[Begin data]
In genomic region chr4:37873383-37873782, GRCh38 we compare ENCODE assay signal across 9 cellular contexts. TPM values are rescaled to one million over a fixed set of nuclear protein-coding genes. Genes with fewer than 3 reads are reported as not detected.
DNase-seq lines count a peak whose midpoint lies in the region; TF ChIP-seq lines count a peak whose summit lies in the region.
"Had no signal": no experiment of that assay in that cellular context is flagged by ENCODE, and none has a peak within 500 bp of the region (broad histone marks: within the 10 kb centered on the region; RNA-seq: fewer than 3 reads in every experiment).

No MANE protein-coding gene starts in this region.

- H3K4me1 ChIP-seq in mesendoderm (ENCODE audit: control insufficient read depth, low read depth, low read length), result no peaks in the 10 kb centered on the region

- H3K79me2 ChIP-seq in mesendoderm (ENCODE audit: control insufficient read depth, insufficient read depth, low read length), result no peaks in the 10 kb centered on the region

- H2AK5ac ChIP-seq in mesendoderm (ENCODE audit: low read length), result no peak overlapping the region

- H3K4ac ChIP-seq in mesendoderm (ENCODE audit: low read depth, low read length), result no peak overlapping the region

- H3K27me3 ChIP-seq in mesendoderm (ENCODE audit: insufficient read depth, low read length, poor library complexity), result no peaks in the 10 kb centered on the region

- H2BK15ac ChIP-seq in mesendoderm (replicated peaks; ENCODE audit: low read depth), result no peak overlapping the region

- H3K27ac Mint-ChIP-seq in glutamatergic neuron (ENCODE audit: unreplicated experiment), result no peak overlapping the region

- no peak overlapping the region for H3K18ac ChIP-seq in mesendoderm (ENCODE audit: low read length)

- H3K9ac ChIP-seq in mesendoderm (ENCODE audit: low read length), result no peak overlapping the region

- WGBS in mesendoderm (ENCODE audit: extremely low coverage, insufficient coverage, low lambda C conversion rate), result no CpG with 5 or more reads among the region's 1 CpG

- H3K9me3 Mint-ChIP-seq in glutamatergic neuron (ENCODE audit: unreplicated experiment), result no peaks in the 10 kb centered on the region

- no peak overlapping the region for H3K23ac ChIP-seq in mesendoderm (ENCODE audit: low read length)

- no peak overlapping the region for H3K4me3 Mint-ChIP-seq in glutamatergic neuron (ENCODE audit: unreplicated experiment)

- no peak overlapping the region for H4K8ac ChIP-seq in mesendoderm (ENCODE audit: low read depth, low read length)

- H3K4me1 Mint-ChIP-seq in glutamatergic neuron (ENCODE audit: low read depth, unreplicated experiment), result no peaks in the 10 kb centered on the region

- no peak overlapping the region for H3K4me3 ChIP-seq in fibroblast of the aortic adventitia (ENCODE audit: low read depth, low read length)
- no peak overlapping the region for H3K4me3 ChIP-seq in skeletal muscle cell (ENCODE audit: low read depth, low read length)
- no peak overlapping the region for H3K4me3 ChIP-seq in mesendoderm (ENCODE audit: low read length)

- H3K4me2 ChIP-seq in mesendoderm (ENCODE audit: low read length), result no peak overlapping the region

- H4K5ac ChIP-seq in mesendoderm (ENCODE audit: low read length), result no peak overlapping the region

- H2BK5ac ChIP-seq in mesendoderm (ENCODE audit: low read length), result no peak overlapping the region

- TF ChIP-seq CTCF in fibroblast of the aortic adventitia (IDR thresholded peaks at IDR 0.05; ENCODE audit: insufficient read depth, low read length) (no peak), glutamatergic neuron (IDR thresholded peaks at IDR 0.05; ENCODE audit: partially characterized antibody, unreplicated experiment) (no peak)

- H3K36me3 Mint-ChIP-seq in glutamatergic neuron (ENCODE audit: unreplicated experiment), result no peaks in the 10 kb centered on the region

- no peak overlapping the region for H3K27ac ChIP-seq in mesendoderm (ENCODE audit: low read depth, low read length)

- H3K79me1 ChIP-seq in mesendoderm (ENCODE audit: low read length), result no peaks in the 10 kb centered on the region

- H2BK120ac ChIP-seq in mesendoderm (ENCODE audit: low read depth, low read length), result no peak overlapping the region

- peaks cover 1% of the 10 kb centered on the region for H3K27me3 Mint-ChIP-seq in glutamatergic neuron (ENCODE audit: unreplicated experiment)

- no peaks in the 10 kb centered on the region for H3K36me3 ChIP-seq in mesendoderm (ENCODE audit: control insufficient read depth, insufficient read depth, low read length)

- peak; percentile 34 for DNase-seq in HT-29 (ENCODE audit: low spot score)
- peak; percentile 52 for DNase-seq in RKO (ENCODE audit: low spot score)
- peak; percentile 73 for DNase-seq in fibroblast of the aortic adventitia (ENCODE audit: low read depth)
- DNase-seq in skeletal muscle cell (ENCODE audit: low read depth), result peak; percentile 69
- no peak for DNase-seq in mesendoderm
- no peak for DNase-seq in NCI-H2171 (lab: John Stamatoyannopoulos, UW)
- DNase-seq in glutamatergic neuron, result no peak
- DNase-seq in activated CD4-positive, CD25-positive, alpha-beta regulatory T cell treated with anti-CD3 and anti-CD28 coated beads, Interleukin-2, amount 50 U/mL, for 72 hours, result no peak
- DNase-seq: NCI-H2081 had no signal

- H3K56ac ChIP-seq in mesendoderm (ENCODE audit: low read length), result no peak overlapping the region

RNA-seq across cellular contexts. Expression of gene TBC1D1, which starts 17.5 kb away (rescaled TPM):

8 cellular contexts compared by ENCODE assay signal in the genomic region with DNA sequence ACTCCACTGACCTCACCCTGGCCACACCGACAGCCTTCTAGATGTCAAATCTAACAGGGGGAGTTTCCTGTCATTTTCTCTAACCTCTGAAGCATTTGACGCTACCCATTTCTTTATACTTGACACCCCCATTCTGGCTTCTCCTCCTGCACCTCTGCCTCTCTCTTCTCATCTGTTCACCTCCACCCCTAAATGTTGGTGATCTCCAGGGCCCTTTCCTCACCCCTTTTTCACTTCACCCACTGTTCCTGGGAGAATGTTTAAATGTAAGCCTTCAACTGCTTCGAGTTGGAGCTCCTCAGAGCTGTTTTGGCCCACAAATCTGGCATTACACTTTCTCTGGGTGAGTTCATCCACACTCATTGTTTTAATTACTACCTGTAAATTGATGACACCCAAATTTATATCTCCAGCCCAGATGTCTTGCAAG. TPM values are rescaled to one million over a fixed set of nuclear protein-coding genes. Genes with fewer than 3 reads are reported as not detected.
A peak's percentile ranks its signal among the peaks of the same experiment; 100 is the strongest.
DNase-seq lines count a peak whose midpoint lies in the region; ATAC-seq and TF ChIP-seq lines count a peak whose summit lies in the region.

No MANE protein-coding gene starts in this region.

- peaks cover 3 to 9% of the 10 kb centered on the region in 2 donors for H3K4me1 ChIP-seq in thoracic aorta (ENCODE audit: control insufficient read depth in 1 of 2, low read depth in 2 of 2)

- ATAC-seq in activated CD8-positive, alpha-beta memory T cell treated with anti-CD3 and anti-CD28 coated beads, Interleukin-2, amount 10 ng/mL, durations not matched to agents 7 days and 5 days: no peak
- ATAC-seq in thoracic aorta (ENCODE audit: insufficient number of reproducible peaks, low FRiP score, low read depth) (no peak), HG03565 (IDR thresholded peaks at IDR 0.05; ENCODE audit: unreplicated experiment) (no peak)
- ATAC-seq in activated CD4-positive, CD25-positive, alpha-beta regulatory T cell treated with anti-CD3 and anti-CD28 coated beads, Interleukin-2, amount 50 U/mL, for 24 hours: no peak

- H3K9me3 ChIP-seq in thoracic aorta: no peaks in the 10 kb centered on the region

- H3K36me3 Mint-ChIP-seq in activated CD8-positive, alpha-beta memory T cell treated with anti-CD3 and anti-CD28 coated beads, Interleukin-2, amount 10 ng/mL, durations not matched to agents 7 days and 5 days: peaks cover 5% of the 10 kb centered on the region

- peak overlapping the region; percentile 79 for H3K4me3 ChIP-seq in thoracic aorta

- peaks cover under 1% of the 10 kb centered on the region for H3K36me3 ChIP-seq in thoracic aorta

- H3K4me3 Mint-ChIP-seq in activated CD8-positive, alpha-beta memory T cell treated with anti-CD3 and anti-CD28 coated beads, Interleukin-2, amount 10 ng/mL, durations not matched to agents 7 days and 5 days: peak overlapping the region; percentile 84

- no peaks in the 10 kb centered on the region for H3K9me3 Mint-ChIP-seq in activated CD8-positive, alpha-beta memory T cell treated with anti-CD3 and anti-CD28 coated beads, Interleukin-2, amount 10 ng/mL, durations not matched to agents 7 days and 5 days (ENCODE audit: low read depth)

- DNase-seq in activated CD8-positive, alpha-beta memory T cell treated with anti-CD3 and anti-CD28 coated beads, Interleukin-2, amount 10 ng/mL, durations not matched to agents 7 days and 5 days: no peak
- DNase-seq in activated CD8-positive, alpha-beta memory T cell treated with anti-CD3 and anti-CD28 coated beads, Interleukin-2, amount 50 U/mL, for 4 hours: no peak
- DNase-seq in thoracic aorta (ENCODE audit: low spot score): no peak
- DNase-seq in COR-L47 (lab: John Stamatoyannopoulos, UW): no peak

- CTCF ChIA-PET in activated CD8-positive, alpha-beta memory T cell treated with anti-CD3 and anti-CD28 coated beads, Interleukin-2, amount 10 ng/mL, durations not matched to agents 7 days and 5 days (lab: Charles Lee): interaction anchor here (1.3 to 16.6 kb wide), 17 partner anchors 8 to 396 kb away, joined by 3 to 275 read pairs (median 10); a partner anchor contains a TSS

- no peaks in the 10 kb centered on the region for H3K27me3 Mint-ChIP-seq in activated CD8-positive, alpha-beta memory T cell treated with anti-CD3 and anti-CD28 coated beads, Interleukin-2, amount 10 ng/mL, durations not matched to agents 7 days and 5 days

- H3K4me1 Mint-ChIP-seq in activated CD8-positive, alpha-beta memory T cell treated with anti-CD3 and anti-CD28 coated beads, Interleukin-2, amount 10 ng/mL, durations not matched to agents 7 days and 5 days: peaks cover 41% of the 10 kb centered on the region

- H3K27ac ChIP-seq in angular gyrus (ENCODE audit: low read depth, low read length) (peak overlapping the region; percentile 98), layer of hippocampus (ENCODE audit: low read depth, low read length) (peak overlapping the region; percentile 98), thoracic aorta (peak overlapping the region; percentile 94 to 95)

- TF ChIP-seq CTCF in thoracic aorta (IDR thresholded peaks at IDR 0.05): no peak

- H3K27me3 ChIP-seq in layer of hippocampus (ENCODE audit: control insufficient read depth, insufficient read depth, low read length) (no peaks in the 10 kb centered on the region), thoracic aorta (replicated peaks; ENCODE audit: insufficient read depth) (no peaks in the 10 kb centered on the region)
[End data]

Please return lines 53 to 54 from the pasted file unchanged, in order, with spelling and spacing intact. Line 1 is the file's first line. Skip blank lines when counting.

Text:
- H3K36me3 Mint-ChIP-seq in activated CD8-positive, alpha-beta memory T cell treated with anti-CD3 and anti-CD28 coated beads, Interleukin-2, amount 10 ng/mL, durations not matched to agents 7 days and 5 days: peaks cover 5% of the 10 kb centered on the region

- peak overlapping the region; percentile 79 for H3K4me3 ChIP-seq in thoracic aorta